[Part 4]: The 7 Deadly Philosophies in the Modern Job Market

[Part 3] The 7 Deadly Philosophies in the Modern Job Market
November 20, 2013
New Year’s Message: 4 Things About Passion
December 31, 2013

[Part 4]: The 7 Deadly Philosophies in the Modern Job Market

Dedicated to all those who are passionate about living, loving, making a difference in their world in order to create generational legacies.

The Philosophy of CVs:

“Honestly, as an interviewer, I could not really care much about how straight you sit on the chair, or how firmly you shake my hand. These are secondary. I am more interested in what comes out of your mouth (make sure you mouth is not stinking though)” 

This philosophy says that before you land a job, you must concentrate on making your CV stand out amongst the rest. Much as it is important to be presentable and make a good first impression with your CV, concentrating on CV preparation only is detrimental, especially in the current job market.

[perfectpullquote align=”right” cite=”” link=”” color=”” class=”” size=””]The existing standards of CV preparation sharply negate the great importance of Gifts, Talents, Abilities and Aspirations while at the same time including something next to useless: ‘Hobbies and Past times’.[/perfectpullquote]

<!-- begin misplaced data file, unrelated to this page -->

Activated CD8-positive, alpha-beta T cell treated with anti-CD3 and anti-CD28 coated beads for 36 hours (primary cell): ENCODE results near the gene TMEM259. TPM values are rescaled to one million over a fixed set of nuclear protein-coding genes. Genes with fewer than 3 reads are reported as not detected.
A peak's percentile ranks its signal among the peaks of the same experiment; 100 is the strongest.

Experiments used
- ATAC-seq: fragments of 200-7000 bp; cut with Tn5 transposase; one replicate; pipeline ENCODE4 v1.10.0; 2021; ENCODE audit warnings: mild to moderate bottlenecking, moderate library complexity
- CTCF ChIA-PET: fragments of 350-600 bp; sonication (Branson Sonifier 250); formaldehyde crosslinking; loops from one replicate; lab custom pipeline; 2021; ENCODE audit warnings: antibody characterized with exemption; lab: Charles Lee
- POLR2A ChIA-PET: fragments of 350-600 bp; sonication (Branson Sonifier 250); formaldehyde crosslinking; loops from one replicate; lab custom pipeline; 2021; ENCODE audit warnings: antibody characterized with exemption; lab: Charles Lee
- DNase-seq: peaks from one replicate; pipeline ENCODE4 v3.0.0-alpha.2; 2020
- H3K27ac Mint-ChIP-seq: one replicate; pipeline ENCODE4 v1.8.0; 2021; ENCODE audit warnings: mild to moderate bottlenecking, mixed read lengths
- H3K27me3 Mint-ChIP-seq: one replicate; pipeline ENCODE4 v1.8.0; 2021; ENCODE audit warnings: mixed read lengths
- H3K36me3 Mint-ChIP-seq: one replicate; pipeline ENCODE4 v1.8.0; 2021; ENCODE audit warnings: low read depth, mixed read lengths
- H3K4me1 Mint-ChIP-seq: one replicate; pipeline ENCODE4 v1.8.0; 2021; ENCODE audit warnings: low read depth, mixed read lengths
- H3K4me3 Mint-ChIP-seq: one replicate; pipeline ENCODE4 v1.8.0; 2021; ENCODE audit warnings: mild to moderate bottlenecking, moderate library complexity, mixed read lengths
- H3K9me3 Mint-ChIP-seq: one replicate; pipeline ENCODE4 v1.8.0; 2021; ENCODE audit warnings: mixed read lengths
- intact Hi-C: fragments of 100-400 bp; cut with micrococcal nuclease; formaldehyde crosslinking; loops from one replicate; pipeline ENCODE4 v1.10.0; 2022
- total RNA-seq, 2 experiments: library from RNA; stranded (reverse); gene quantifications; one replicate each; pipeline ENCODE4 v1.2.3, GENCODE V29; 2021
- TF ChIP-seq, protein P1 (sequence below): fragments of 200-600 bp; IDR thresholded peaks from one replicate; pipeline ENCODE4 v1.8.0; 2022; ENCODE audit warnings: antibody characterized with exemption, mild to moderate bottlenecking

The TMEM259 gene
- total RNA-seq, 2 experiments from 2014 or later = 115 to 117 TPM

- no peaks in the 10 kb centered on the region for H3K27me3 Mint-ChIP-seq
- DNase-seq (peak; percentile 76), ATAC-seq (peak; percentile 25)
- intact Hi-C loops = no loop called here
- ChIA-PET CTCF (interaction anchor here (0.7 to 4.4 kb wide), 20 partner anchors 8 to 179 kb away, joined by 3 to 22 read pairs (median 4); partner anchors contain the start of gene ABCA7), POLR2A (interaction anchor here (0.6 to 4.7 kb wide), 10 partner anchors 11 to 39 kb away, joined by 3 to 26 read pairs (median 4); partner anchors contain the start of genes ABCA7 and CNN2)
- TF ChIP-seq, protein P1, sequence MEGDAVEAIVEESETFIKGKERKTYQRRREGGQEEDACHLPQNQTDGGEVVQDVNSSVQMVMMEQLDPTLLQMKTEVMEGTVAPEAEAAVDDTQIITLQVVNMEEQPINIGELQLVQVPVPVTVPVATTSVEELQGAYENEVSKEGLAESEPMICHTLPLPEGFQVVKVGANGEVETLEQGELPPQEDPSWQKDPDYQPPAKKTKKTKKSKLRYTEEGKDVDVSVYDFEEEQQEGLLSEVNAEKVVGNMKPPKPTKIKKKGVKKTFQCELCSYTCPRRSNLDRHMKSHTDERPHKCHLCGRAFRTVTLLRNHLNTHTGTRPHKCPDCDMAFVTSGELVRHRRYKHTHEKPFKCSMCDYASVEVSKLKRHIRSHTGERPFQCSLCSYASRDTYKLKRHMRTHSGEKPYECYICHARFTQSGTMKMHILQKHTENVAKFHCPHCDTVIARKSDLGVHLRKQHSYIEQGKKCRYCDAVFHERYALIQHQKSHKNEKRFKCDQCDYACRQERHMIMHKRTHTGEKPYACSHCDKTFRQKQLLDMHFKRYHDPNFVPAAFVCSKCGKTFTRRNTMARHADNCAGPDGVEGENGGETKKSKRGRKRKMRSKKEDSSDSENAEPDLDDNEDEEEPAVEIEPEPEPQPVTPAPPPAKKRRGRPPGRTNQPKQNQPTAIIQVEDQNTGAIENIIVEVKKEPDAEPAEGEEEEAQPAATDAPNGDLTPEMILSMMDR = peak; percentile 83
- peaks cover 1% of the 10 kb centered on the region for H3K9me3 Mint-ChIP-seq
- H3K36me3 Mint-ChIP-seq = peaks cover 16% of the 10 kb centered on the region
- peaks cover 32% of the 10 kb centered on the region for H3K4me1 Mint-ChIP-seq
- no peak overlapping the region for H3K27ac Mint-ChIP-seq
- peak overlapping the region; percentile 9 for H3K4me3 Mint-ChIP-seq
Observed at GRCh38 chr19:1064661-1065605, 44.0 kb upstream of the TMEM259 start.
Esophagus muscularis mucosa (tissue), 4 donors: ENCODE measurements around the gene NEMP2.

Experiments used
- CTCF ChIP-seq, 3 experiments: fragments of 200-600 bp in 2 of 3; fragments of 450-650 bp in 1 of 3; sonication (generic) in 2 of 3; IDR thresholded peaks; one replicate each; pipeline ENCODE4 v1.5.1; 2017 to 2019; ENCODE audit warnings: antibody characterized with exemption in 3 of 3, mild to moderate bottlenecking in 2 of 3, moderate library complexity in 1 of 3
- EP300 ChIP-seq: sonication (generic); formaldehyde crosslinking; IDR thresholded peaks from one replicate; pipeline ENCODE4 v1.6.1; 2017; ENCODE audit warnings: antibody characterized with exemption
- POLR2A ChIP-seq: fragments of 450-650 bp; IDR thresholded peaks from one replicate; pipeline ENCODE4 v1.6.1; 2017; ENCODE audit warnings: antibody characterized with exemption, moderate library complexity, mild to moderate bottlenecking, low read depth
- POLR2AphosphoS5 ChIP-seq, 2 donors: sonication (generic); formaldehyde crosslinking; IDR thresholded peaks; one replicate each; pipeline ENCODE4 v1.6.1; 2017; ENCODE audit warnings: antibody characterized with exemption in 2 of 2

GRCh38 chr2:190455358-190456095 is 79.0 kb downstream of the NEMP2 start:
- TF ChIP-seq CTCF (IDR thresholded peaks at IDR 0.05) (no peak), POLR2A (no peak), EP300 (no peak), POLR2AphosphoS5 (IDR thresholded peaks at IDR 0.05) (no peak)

This philosophy thoroughly prepares people for interviews and not to be problem solvers in life. It teaches how to firmly hand-shake the interviewer’s hand, smile, sit upright on a chair, borrow a suit and a tie, brush your shoes and so on.

Honestly, as an interviewer, I could not really care much about how straight you sit on the chair, or how firmly you shake my hand. These are secondary. I am more interested in what comes out of your mouth (make sure you mouth is not stinking though). As an interviewer, I am looking at how authentic you are as a human being, not what show can you put on at the interview.

This philosophy has cost people jobs in that they put on a mask. I have been there before. I studied all there is to study about how to prepare for an interview. At the moment, you can get so much advice from the internet about this topic that you will be left dazed. Some talk about tonal variations, looking at the interviewers straight in the eyes (good point), not crossing your legs, not leaning back…don’t do this and don’t do that and so on.

Concentrating on your gifts, talents and abilities is much more valuable than concentrating on passing an interview. Building these strengths in anyway while you are waiting for a chance to be employed is much more valuable in that you might end up being an employer later on.

Concentrating on your dreams, goals and visions is much more important than preparing a CV.

“If an employer sniffs out in an interview the notion that you are not a dreamer, you are not ambitious; you diminish to the level of a non entity in an interview. However, if a potential employer gets the idea that you are a visionary and that you are a dreamer, your pedigree increases above the rest of the interviewees”

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